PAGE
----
World food prices rise in May, cereal output forecast falls- FAO


World food prices rose for a fifth consecutive month in May after bad weather pushed up the prices of cheese and maize, the United Nations food agency said on Thursday.

The Food and Agriculture Organisation (FAO) also warned that a sharp fall in the expected maize crop in the flood-hit U.S. had dampened its previous forecast of bumper global cereal production in the current year.

FAO’s food price index, which measures monthly changes for a basket of cereals, oilseeds, dairy products, meat, and sugar, averaged 172.4 points in May against 170.3 points in April, its highest level since June 2018.

The FAO dairy price index jumped 5.2 per cent from April’s value, nearing a five-year high, with cheese helping to drive up the index thanks to a strong global demand for the product as drought in Oceania limited that region’s export prospects.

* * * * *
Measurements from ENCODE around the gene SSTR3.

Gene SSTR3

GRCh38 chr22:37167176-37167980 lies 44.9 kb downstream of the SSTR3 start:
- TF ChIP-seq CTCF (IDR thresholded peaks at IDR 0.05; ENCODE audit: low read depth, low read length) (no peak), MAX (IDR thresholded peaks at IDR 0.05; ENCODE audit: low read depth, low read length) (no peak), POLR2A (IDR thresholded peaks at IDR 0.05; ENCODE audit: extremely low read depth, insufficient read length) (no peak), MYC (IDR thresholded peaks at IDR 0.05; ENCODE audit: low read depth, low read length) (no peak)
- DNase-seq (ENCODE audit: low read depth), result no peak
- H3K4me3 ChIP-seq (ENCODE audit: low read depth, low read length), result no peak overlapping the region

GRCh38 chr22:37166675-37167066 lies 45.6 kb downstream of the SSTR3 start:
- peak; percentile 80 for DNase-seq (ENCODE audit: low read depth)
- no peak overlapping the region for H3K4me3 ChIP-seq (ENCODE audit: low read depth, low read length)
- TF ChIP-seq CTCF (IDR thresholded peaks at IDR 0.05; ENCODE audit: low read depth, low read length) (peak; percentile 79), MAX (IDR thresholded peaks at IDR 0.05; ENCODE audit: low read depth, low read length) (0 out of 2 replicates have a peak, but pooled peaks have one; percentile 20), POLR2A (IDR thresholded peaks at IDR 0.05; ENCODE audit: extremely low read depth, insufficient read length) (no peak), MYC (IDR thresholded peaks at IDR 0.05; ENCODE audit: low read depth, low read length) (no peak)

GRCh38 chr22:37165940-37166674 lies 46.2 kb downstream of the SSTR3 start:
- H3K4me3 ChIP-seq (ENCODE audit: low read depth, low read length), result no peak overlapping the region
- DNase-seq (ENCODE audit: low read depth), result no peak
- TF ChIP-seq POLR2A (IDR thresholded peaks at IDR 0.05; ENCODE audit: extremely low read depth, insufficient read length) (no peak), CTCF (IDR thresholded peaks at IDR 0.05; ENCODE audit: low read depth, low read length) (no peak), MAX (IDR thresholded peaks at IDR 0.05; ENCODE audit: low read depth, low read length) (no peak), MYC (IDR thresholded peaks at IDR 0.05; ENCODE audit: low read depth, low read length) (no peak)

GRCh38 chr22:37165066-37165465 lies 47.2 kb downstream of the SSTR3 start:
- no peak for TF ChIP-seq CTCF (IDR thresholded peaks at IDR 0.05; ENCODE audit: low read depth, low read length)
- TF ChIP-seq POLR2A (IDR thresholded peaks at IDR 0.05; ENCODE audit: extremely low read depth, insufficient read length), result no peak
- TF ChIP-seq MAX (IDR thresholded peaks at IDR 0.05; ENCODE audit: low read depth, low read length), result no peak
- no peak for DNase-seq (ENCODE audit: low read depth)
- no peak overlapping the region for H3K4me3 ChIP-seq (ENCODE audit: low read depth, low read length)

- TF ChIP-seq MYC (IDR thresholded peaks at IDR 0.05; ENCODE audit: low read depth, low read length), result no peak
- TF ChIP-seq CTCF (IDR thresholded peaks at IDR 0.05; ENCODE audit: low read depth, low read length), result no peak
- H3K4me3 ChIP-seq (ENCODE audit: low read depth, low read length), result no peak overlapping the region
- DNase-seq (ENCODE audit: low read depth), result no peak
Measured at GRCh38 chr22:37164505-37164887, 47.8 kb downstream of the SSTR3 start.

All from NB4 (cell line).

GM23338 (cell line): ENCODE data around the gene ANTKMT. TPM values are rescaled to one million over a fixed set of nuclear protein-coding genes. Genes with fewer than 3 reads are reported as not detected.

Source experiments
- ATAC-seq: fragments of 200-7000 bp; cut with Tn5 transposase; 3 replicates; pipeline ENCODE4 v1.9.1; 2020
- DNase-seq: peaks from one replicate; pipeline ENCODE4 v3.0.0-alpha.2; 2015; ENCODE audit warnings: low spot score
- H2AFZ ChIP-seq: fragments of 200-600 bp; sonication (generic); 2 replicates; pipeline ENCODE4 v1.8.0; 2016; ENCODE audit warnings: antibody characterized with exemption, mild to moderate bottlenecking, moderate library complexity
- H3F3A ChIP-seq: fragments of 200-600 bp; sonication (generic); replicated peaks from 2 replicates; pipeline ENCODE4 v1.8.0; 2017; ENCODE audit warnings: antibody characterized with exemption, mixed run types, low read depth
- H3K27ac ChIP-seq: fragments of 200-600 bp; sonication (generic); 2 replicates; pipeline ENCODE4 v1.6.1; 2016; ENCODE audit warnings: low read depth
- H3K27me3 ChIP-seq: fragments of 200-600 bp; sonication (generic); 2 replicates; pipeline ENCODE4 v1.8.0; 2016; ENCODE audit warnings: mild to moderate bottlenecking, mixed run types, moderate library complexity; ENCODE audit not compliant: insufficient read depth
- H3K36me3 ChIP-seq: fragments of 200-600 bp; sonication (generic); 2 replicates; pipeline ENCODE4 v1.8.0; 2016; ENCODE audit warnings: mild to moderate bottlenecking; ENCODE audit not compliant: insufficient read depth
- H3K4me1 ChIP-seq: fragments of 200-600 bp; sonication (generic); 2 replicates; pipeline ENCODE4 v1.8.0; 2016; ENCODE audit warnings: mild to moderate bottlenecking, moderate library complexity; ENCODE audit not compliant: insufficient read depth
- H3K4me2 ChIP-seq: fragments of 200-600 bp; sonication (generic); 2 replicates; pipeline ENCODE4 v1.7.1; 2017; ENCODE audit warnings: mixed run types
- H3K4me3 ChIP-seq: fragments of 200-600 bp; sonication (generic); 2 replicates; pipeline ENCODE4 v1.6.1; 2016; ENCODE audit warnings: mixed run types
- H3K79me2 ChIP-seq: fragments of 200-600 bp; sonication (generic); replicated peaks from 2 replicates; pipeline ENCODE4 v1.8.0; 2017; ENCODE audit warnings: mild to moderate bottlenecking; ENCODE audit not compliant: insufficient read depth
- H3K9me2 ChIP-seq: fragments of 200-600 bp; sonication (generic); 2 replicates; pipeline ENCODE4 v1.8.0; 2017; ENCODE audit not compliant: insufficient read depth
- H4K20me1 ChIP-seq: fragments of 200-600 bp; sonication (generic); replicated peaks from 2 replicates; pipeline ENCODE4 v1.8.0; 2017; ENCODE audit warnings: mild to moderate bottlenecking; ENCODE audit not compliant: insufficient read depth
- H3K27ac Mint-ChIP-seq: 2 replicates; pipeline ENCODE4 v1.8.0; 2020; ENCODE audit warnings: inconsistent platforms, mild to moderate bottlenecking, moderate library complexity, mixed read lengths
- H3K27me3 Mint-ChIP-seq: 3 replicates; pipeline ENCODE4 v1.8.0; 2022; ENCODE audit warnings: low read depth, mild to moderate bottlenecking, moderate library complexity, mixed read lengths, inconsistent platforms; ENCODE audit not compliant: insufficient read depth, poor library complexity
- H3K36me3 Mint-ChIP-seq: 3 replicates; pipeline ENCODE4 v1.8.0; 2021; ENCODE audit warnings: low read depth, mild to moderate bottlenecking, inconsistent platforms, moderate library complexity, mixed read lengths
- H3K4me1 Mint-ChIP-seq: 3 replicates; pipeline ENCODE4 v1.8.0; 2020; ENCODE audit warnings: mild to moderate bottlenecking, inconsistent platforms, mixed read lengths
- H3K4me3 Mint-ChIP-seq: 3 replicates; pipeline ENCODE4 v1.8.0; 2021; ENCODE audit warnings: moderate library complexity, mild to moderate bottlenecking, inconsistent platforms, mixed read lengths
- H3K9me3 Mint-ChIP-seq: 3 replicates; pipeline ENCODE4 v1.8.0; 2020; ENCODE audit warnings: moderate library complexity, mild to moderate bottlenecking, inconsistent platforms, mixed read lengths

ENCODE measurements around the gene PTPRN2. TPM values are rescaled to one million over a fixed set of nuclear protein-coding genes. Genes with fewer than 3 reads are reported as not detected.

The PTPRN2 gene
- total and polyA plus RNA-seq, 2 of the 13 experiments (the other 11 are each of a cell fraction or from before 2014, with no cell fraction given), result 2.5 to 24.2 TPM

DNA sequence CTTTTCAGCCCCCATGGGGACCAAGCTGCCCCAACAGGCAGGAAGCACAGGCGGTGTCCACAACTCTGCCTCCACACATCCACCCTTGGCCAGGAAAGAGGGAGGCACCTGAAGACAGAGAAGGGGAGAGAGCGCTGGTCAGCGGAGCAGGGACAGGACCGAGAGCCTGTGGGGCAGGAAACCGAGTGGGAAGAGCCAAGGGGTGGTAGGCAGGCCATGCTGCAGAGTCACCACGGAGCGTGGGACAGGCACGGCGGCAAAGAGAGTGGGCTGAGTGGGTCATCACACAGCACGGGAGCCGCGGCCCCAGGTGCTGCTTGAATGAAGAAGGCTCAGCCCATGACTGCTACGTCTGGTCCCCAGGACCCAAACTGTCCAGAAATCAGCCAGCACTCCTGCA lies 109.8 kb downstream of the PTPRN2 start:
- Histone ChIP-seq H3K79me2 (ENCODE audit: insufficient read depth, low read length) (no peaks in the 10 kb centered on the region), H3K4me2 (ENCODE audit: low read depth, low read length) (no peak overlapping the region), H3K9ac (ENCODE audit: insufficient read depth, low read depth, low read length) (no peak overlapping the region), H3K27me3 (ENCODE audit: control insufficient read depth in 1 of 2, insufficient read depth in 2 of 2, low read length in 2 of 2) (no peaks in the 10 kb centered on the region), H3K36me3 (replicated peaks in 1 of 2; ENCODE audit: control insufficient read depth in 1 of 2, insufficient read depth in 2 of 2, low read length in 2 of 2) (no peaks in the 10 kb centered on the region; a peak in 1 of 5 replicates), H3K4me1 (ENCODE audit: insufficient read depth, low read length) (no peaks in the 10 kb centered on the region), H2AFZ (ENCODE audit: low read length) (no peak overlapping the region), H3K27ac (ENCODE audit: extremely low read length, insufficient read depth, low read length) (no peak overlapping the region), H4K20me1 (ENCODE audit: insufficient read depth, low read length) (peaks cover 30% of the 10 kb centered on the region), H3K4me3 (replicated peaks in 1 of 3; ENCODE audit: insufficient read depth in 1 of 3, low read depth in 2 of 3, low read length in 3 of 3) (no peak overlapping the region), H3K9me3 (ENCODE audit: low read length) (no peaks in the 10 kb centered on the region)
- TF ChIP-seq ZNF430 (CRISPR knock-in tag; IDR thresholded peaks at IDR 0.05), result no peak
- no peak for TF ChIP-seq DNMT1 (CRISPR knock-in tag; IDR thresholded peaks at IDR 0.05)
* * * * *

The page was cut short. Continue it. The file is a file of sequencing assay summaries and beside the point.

The FAO cereal price index rose 1.4 per cent because of a sudden surge in maize price quotations after planting of the crop got off to the slowest pace ever recorded in the U.S. due to widespread flooding and rain.

By contrast, the sugar index fell 3.2 per cent for the month, and the vegetable price index dropped 1.1 per cent.

In its second forecast for the year, FAO predicted world cereal production would come in at 2.685 billion tonnes, down from its previous forecast of 2.722 billion tonnes but still up 1.2 per cent on 2018 levels when output declined.

“The year-on-year increase in global cereal production reflects expansions of wheat and barley production, while global rice output is likely to remain close to last year’s record level,” FAO said.

“Worldwide maize output, however, is now seen to fall, with U.S. production expected to shrink by 10 per cent from the previous year amid a much-reduced pace of plantings due to unfavourable weather conditions,” it said.

The UN agency said new estimates for production and utilisation suggested world cereal stocks could decline by as much as 3 per cent in the new season, hitting a four-year low of 830 million tonnes.



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